Continually subdued commodity prices and a humanitarian crisis in neighbouring Venezuela are two of a multitude of challenging external factors affecting the Trinbagonian economy in 2020. As the twin island nation exits recession, business leaders answering OBG’s latest CEO survey have reflected on some of the key issues affecting the country’s current economic trajectory.
With elections approaching in 2020, the business community has underscored a number of key priorities for any government managing the economy during the first half of the next decade. As such, our latest CEO survey delves deeper into some of the more existential and structural issues facing the
country, from climate change to crime.
In spite of the global economic challenges, such as unremarkable energy prices and an ongoing US-China trade war, two-thirds of CEOs remain notably positive about the country’s economic prospects, citing that they are either likely or very likely to make a significant capital investment in the country in the next 12 months.
While this figure is similar to the 2018 CEO survey result, the number of respondents that say they are either unlikely or very unlikely to invest dropped from 34% in that survey to 26%, with more respondents answering either neutral or do not know or N/A now than in 2018. This represents a marginal shift from negativity to uncertainty, potentially reflecting the unchartered nature of business in the year ahead, particularly as the upcoming 2020 elections approach.
Skills in need in the local labour market
According to the World Bank, the link between the skill set of a workforce and a country’s prosperity is intrinsic. Business leaders in our latest survey were remarkably decisive about those that are most necessary for the country’s economic development. Leadership was the most popular response, selected by 43% of respondents.
In CEO surveys conducted in other countries in the Americas, such as Mexico, the choice of leadership for this question has arguably reflected business leaders’ emphasis on the need for a clear and coherent policy direction during times of economic headwinds. Notably, nearly double the number of respondents chose leadership than the next most popular option, customer service, which received 24% of the total responses. This likely reflects the business community’s desire for rapid progress on the two issues that have remained the most prominent in our analysis since the start of our CEO survey research in Trinidad and Tobago. There is anecdotal evidence from our on-the-ground research, however, that the arrival of Venezuelans into T&T has positively affected both the customer service environment and the broader economy.
How the effects of climate change are affecting business
As a small island nation within the tropics, T&T is a country with a heightened vulnerability to climate change. In the question about climate change, 60% of respondents said that the agricultural sector was most vulnerable to shifting climate patterns. This is unsurprising given its reliance on regular rainfall patterns for crop planning and maintaining high production yields.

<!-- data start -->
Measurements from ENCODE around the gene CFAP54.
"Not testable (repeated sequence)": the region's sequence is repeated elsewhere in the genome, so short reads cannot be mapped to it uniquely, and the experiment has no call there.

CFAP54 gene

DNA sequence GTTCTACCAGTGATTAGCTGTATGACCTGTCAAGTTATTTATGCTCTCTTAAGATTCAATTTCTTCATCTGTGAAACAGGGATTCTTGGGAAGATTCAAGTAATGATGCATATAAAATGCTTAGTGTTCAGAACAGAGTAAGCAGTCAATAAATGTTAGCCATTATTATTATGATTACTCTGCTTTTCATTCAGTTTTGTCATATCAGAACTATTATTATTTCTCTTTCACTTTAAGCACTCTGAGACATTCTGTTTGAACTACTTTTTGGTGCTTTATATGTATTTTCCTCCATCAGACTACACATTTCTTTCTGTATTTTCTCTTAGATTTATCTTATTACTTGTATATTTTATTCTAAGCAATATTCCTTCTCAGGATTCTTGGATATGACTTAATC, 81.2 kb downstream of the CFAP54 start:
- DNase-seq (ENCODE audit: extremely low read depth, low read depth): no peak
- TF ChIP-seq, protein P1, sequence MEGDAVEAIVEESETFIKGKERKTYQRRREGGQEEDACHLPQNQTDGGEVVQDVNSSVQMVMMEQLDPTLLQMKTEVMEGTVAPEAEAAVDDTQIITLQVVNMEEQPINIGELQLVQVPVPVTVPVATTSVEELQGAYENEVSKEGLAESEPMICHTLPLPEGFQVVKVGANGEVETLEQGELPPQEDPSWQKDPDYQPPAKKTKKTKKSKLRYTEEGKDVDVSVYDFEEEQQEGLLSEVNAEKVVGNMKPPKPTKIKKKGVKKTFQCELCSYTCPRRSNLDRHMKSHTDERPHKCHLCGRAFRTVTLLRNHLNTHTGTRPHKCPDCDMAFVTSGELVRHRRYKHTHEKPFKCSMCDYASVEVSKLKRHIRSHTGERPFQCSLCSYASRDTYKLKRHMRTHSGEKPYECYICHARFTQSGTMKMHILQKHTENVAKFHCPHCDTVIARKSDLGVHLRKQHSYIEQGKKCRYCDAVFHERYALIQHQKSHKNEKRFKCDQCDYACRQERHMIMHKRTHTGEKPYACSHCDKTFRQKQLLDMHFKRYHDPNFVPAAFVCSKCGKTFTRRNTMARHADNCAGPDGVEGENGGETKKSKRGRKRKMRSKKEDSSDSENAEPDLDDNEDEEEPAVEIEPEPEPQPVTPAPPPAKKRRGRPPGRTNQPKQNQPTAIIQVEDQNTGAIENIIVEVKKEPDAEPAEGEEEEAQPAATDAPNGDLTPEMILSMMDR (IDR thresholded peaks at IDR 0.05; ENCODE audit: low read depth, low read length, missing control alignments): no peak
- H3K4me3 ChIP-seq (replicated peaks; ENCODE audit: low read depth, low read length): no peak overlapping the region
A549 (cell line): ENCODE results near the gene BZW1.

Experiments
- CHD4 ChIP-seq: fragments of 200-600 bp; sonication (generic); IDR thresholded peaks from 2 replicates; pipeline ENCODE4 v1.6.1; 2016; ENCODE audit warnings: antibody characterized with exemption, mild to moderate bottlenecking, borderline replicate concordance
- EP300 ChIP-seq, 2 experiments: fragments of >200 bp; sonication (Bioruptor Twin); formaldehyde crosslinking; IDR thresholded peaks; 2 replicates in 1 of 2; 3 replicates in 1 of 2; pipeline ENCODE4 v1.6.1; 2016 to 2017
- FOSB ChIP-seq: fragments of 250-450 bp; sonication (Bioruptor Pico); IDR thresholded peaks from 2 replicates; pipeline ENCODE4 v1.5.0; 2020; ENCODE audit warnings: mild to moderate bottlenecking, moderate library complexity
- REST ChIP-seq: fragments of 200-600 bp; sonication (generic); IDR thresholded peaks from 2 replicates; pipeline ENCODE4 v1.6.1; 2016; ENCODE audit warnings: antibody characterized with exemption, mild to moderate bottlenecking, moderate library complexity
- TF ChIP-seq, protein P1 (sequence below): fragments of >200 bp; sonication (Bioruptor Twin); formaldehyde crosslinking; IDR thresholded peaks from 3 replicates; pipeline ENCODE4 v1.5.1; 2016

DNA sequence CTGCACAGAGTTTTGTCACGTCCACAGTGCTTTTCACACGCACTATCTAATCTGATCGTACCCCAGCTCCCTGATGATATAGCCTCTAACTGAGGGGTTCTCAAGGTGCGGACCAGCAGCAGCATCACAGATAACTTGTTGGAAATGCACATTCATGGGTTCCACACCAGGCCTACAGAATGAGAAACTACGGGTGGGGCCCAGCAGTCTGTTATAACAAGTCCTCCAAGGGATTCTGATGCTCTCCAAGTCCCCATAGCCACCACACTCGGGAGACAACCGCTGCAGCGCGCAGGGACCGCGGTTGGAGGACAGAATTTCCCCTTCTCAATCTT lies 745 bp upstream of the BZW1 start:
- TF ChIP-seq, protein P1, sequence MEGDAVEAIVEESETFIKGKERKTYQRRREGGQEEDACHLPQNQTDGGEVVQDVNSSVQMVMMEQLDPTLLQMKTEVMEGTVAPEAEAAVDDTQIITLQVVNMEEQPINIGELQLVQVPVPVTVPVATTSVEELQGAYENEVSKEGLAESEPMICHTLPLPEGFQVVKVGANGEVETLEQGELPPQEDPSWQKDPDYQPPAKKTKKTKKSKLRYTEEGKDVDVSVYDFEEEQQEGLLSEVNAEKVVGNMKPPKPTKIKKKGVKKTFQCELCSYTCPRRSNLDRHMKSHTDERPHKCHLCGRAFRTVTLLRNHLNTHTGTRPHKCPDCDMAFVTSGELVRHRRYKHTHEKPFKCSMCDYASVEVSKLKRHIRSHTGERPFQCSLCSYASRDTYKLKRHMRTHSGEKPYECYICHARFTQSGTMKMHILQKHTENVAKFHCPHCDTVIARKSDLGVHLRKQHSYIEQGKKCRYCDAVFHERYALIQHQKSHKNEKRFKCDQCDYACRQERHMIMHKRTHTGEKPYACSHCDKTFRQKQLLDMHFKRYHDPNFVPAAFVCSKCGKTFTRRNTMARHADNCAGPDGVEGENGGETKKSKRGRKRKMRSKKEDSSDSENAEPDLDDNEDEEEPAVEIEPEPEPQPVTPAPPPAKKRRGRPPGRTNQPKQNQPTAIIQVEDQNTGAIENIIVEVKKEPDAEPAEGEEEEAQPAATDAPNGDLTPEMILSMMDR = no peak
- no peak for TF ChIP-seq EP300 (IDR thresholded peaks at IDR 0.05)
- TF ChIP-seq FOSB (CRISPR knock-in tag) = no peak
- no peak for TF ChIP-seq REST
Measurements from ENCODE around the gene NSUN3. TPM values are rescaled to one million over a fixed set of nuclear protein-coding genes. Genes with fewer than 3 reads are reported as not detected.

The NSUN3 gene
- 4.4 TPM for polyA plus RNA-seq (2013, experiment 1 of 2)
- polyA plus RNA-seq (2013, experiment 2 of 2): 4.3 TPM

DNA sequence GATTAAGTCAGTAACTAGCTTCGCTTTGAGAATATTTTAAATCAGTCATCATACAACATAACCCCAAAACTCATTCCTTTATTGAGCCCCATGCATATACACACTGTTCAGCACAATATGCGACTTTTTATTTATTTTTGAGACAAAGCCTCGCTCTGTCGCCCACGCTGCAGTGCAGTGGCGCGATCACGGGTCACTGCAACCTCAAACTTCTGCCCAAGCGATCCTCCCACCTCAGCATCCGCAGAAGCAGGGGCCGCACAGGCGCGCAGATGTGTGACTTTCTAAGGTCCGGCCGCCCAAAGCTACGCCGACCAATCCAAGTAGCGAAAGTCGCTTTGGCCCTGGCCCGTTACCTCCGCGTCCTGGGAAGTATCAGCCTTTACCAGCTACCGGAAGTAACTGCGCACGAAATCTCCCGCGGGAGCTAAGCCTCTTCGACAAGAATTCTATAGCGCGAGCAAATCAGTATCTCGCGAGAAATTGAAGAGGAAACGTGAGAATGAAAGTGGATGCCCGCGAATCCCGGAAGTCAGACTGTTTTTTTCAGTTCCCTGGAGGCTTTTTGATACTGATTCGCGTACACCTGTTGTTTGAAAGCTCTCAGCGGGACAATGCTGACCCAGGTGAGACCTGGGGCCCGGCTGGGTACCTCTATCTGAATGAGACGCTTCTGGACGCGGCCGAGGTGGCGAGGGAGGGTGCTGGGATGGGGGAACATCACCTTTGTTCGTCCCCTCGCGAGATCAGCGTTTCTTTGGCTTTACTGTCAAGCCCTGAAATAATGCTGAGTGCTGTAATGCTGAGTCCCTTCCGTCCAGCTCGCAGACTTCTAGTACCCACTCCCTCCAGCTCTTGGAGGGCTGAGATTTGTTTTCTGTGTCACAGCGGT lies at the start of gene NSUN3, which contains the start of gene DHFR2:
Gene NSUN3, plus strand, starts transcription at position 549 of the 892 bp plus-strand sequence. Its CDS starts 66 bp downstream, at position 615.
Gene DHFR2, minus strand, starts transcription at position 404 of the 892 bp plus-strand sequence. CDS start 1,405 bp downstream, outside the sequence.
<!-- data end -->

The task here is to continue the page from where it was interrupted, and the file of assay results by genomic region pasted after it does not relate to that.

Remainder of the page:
More crucially, if T&T is going to continue to leverage its agricultural production as a key component of its diversification strategy, then it may require further climate mitigation policies to both safeguard and bolster production levels.
Challenges and opportunities in 2020
In terms of government policy post-elections, business leaders agree that the dual priorities for the 2020 government should be both to tackle crime (37%) and diversify the economy away from dependence on oil and natural gas (39%). While the majority of the country’s GDP is now derived from non-energy sources, the continually subdued global energy prices make the need for further diversification ongoing.
Crime is also an ongoing concern for business leaders and many others in T&T because of the related indirect costs such as security – both physical and cyber – and the insurance protection that is needed to recover any losses from crime-related activities. In addition, it is a noticeable metric in global surveys or indices measuring competitiveness or ease of doing business. Therefore, a poor performance on this front could have wide-ranging implications for the country’s attractiveness as an investment destination.
In spite of the multitude of global challenges, as well as the need to tackle ongoing domestic issues such as crime and diversification, the noticeable optimism of business leaders across the country could signal the start of a much-needed shift away from heavily public sector-managed policies towards a more private sector-led market in the next decade, regardless of the outcome of the upcoming 2020 election.